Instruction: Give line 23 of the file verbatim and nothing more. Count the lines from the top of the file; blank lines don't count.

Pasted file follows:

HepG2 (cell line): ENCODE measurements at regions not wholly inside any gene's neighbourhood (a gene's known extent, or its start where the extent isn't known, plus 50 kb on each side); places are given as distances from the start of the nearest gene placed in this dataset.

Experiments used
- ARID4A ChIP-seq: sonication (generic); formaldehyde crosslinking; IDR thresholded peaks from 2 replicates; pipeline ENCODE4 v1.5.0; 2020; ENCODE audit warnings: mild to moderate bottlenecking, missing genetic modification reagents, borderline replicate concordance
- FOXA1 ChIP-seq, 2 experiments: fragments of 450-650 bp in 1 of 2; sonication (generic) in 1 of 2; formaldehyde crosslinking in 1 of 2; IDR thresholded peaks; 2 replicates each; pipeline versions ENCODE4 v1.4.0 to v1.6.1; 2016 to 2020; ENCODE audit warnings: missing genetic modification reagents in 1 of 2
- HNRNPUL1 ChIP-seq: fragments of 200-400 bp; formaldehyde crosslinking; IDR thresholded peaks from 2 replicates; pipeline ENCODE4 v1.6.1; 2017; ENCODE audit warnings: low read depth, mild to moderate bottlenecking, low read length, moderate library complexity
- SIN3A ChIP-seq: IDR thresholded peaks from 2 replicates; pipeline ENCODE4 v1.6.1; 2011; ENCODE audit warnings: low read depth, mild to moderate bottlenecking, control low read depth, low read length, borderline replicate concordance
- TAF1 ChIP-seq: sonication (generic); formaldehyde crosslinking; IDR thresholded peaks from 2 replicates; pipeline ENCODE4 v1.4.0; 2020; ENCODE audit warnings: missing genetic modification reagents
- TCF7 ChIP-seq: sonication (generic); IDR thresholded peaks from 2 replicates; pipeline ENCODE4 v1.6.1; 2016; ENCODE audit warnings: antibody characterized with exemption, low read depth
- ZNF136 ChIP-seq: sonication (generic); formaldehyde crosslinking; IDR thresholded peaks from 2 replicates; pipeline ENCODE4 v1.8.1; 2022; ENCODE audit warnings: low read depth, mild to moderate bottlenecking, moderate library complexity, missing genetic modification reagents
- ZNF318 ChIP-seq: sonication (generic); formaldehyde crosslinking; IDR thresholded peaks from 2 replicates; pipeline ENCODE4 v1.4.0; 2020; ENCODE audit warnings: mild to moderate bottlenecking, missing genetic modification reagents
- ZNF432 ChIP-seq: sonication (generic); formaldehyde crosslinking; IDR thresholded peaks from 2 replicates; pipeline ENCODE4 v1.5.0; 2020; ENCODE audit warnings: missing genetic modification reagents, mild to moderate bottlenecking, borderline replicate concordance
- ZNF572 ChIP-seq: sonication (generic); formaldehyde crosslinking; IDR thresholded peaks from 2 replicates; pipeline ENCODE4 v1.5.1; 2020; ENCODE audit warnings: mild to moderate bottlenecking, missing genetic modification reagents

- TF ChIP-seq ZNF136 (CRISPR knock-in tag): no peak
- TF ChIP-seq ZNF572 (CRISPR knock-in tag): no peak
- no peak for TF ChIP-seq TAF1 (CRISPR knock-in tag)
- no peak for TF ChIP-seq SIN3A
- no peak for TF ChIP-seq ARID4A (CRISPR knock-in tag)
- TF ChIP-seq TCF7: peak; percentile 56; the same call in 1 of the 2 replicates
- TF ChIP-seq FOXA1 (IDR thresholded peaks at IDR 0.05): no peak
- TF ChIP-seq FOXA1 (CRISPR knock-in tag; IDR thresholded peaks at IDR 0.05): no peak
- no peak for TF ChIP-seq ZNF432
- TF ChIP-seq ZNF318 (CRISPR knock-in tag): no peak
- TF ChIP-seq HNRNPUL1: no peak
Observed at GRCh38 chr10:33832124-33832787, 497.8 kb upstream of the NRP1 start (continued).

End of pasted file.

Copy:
- TF ChIP-seq HNRNPUL1: no peak